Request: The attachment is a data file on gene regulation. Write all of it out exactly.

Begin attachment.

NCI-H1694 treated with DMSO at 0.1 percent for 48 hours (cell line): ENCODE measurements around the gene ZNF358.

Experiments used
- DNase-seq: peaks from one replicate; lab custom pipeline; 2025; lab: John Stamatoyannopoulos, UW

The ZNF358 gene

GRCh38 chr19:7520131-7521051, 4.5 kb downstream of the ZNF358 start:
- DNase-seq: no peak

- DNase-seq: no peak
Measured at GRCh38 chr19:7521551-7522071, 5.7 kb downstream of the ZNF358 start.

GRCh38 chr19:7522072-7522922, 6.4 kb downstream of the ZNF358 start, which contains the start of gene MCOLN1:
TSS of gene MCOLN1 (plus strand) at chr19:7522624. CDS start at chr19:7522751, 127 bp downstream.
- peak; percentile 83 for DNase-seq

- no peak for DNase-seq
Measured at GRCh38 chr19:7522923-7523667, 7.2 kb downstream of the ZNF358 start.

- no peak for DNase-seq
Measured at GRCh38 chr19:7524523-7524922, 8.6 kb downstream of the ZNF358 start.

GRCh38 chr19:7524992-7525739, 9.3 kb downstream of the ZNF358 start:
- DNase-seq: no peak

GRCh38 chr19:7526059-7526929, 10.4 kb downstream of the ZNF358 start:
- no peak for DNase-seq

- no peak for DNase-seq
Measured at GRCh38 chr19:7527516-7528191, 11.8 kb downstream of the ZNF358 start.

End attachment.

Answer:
NCI-H1694 treated with DMSO at 0.1 percent for 48 hours (cell line): ENCODE measurements around the gene ZNF358.

Experiments used
- DNase-seq: peaks from one replicate; lab custom pipeline; 2025; lab: John Stamatoyannopoulos, UW

The ZNF358 gene

GRCh38 chr19:7520131-7521051, 4.5 kb downstream of the ZNF358 start:
- DNase-seq: no peak

- DNase-seq: no peak
Measured at GRCh38 chr19:7521551-7522071, 5.7 kb downstream of the ZNF358 start.

GRCh38 chr19:7522072-7522922, 6.4 kb downstream of the ZNF358 start, which contains the start of gene MCOLN1:
TSS of gene MCOLN1 (plus strand) at chr19:7522624. CDS start at chr19:7522751, 127 bp downstream.
- peak; percentile 83 for DNase-seq

- no peak for DNase-seq
Measured at GRCh38 chr19:7522923-7523667, 7.2 kb downstream of the ZNF358 start.

- no peak for DNase-seq
Measured at GRCh38 chr19:7524523-7524922, 8.6 kb downstream of the ZNF358 start.

GRCh38 chr19:7524992-7525739, 9.3 kb downstream of the ZNF358 start:
- DNase-seq: no peak

GRCh38 chr19:7526059-7526929, 10.4 kb downstream of the ZNF358 start:
- no peak for DNase-seq

- no peak for DNase-seq
Measured at GRCh38 chr19:7527516-7528191, 11.8 kb downstream of the ZNF358 start.